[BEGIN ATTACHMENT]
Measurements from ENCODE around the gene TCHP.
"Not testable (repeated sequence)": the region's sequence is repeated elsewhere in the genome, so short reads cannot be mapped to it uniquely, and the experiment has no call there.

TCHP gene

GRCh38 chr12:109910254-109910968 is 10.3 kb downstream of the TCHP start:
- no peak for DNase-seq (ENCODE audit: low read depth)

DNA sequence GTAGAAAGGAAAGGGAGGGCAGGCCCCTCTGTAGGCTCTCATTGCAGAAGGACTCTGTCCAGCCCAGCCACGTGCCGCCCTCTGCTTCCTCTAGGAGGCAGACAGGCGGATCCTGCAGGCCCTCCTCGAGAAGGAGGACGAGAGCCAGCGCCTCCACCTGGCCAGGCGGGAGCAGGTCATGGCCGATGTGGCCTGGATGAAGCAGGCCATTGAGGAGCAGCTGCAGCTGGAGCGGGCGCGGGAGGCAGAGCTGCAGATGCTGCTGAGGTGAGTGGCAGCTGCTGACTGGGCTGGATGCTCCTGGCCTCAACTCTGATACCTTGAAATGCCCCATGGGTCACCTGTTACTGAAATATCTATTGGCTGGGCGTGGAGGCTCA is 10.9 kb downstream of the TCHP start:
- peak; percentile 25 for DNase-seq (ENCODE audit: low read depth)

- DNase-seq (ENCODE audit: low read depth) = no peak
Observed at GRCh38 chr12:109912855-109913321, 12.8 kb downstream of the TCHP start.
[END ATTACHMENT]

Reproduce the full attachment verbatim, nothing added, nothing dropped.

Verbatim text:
Measurements from ENCODE around the gene TCHP.
"Not testable (repeated sequence)": the region's sequence is repeated elsewhere in the genome, so short reads cannot be mapped to it uniquely, and the experiment has no call there.

TCHP gene

GRCh38 chr12:109910254-109910968 is 10.3 kb downstream of the TCHP start:
- no peak for DNase-seq (ENCODE audit: low read depth)

DNA sequence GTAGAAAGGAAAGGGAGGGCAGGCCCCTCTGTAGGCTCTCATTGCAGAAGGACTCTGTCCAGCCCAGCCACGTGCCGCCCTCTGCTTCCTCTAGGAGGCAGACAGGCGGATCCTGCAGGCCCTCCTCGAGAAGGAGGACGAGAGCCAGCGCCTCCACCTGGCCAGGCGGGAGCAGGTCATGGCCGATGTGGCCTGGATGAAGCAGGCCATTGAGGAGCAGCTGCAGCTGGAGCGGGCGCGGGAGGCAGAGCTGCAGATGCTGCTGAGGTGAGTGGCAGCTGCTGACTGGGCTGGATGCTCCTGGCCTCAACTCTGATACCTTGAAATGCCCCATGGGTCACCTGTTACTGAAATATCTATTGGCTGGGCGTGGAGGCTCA is 10.9 kb downstream of the TCHP start:
- peak; percentile 25 for DNase-seq (ENCODE audit: low read depth)

- DNase-seq (ENCODE audit: low read depth) = no peak
Observed at GRCh38 chr12:109912855-109913321, 12.8 kb downstream of the TCHP start.